THE LEGAL HISTORY OF UTAH
Arrested striking coal miners under guard, 1904
Legal history describes the procedures and sanctions of an orderly society.
Utah's legal history includes the laws, customs, ideas, institutions, and
practices which have governed its settlers and citizens. Its legal history
also includes economic, political, religious, and social developments.
The Native American inhabitants of Utah governed by custom and oral arrangement;
their arrangements had slight influence on incoming white settlers and their
institutions. Mormon pioneers settling in Salt Lake valley did so for the
most part without offending Indian tribal rights since they settled in an
intertribal no-man's-land. Likewise, Spanish civil law had little impact
on white settlers in Mexican territory. Such a contract was short-lived
anyway, since the Mexican War ended Mexican claims to Utah Territory shortly
after Mormons settled Salt Lake Valley.
Early Utah law was introduced by Mormons into their communities, and consisted
of a mix of divine law, natural law, state and federal laws, and Mormon
practices. In time, an unwritten western common law would also emerge. Persons
with legal skills were uncommon and not especially sought out until after
the Civil War. However, early acknowledgment that government has a responsibility
to supervise social and economic life resulted in the creation of a territorial
legislature and the provisional State of Deseret in 1850.
For many years, Utahns relied on Mormon Church institutions for civil government.
After the arrival of the Mormons in the Salt Lake Valley in 1847, an ecclesiastical
council and a marshal directed municipal affairs. In December 1847 a General
Council took over the affairs of civil government. Bishop's courts for local
wards provided a judicial process, with ecclesiastical high councils serving
as appellate courts. Bishops, stake high councils, and the LDS First Presidency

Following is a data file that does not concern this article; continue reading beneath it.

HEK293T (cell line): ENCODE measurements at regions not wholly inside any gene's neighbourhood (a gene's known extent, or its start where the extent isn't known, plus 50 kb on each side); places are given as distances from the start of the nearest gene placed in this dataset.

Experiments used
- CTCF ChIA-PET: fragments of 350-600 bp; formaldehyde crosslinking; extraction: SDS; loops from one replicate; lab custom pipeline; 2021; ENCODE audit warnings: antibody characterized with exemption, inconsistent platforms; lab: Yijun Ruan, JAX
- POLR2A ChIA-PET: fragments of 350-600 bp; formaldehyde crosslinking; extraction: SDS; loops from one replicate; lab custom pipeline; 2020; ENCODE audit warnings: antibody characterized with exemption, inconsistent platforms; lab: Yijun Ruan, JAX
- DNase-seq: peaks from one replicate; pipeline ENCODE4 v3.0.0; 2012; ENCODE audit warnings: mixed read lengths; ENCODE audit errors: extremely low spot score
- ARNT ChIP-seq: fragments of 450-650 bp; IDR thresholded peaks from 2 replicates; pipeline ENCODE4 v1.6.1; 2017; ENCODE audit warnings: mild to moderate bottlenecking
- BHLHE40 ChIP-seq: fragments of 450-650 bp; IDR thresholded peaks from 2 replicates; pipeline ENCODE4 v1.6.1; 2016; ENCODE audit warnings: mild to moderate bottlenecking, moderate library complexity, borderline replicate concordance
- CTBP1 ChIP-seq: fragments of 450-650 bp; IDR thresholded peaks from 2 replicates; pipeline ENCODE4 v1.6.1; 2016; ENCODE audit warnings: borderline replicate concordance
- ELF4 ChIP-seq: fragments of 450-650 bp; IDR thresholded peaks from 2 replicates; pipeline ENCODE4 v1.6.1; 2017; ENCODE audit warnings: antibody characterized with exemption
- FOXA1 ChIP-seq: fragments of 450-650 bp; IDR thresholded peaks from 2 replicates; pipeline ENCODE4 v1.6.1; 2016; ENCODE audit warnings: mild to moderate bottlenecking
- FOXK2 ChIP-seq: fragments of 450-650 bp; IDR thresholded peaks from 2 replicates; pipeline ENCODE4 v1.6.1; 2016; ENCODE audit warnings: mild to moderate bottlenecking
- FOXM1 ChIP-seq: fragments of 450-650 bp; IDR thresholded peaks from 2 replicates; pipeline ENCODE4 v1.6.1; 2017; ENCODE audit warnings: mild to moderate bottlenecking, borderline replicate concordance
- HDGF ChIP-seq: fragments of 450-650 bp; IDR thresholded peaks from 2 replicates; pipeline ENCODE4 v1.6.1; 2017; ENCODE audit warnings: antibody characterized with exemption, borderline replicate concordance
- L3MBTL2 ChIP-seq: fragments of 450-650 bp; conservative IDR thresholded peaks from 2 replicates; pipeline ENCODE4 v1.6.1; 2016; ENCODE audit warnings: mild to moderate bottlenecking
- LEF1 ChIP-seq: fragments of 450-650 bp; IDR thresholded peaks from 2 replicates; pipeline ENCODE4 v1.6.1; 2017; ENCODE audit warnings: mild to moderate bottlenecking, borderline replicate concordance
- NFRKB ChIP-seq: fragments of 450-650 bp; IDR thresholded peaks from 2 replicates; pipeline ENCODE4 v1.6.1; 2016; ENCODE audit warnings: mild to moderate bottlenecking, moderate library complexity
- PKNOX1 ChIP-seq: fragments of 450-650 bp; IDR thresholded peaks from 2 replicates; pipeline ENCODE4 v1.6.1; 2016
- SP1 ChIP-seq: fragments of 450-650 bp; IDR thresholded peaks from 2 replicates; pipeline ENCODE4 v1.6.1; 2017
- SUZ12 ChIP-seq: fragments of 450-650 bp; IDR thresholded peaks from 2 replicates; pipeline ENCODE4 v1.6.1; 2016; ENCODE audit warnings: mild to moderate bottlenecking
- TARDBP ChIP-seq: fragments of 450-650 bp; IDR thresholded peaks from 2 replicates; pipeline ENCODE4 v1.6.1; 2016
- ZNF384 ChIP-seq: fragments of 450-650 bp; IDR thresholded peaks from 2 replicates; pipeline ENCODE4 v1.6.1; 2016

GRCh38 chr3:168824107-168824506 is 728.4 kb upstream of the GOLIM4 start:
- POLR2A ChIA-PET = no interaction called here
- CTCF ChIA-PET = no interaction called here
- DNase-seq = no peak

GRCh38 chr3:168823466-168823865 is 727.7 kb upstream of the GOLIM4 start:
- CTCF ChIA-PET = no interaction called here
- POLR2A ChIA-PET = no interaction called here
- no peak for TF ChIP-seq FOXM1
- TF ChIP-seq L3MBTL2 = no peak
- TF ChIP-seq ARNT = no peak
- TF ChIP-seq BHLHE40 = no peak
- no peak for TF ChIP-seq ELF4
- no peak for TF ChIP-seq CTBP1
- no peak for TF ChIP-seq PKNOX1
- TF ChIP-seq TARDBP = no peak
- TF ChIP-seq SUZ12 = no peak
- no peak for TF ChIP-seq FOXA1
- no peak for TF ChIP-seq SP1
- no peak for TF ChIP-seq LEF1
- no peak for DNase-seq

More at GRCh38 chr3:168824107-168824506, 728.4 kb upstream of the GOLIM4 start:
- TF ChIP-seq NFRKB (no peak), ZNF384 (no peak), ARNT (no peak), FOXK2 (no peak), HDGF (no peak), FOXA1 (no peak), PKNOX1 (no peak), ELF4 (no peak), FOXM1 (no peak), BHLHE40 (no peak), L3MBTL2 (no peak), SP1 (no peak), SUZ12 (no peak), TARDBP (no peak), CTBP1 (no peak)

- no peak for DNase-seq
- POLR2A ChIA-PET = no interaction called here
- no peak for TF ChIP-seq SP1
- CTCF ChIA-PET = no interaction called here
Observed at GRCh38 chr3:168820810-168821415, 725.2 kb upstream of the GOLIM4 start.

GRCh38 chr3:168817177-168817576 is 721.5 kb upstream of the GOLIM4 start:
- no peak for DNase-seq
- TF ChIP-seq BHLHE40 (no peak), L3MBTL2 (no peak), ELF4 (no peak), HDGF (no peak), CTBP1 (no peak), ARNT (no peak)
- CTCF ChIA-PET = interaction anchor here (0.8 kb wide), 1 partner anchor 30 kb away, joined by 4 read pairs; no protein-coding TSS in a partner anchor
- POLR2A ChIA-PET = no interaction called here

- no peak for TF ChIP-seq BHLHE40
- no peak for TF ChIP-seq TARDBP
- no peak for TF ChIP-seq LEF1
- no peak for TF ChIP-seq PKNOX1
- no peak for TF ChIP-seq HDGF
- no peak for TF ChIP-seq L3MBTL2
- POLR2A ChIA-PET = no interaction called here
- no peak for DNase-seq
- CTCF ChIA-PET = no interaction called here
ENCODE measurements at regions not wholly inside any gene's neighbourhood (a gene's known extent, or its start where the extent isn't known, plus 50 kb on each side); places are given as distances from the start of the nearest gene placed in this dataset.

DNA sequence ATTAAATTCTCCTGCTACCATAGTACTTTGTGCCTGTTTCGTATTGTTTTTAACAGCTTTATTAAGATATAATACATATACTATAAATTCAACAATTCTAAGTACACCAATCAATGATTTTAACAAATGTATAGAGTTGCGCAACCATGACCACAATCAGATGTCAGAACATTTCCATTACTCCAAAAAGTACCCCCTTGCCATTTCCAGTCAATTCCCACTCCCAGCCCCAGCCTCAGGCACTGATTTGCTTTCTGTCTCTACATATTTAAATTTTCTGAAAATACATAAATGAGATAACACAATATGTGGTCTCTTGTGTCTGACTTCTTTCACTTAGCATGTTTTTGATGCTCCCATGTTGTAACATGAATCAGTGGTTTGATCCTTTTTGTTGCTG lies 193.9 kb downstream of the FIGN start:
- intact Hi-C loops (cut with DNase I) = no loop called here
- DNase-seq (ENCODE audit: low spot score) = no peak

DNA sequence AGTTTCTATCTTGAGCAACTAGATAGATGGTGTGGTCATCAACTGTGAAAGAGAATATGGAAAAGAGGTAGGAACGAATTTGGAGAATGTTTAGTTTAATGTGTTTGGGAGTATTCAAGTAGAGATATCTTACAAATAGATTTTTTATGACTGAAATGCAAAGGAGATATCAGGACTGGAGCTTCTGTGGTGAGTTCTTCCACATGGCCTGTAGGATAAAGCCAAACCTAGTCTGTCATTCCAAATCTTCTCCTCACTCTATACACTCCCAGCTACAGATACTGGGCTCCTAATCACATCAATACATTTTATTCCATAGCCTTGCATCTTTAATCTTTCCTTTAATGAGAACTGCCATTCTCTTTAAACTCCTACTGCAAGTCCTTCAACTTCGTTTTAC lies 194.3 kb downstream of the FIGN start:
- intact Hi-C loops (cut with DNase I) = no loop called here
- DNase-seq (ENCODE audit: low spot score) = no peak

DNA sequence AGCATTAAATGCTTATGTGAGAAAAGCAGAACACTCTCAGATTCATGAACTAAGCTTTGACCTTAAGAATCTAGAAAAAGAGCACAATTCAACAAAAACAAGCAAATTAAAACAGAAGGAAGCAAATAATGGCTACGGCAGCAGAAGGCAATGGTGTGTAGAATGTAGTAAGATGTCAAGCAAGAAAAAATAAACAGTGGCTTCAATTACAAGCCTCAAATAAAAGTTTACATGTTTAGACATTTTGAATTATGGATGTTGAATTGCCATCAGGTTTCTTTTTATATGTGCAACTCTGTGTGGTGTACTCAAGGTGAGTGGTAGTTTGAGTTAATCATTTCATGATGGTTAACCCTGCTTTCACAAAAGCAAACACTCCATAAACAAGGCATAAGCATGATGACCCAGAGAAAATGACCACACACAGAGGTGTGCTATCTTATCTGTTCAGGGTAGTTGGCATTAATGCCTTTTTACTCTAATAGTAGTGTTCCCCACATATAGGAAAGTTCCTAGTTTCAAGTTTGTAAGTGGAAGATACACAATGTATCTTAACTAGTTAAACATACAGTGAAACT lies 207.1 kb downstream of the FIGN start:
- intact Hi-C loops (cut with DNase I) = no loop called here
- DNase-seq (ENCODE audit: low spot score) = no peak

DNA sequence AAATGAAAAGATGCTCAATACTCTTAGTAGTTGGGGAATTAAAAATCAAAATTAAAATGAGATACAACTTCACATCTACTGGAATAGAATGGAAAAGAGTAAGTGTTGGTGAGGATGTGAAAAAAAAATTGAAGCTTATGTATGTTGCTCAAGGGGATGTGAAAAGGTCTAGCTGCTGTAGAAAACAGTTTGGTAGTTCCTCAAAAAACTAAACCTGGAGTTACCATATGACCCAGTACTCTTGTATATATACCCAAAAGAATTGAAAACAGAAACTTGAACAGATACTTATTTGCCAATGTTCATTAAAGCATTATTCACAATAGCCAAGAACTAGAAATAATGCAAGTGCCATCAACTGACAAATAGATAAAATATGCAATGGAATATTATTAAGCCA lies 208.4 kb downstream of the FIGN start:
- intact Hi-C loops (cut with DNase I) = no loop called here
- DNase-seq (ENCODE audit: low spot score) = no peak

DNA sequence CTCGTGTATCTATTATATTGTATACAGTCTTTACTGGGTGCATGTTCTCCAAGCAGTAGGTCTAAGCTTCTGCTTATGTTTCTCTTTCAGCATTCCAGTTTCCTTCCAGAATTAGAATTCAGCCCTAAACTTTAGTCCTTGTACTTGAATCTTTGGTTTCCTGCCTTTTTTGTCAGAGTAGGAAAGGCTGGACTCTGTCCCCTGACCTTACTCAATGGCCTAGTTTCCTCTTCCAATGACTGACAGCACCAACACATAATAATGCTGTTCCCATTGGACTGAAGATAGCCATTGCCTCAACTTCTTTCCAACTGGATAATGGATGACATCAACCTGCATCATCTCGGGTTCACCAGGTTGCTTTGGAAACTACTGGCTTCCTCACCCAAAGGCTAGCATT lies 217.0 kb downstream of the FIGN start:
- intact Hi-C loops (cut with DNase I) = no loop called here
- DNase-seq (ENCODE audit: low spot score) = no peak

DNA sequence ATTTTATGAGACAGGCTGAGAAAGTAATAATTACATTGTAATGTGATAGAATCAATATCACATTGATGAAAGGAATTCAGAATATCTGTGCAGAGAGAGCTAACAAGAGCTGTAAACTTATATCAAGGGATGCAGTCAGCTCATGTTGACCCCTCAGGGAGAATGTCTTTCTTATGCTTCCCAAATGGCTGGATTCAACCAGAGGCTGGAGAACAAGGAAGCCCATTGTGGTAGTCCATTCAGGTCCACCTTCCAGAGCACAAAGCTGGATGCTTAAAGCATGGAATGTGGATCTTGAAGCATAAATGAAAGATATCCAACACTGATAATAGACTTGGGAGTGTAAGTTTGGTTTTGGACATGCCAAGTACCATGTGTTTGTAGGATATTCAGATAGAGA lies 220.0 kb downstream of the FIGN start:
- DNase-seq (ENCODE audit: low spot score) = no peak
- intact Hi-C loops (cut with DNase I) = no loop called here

officiated as courts. Police power was placed in the Nauvoo Legion, and
law enforcement officers were appointed. Church tithes and offerings served
as community revenues.
Extralegal violence was rare compared to that found in other frontier communities.
Litigation was discouraged and people were urged to settle their grievances
in a system of arbitration before Bishop's courts where Mormon and non-Mormons
generally received satisfactory justice. These ecclesiastical courts distinguished
Utah from other frontier communities where vigilante committees periodically
arose to help maintain law and order. Punishments also were lenient by comparison.
When necessary, whipping of offenders was administered, since jails were
unavailable. Prisoners were often housed with the sheriff, and posses frequently
formed upon conclusion of church services.
Mormon practice of central direction, cooperation, and consensus formed
a framework for government. Leading men would agree and others were expected
to concur. Problems and concerns were openly discussed and basic decisions
governing the community were made in religious services. Non-Mormons soon
came to resent their lack of involvement in this process.
An attitude of stewardship framed the regulation of land, water use, and
timber rights. Equal shares were given in return for labor. This reflected
the reality of scarce supply as well as the religious idea of collective
Territorial life meant that while citizens could send a delegate to Congress
he could not vote. Also, citizens were unable to elect their own governor
and judges. Thus, the General Council in December 1848 formed itself into
a convention and pushed for an election. On 12 March 1848 they elected Brigham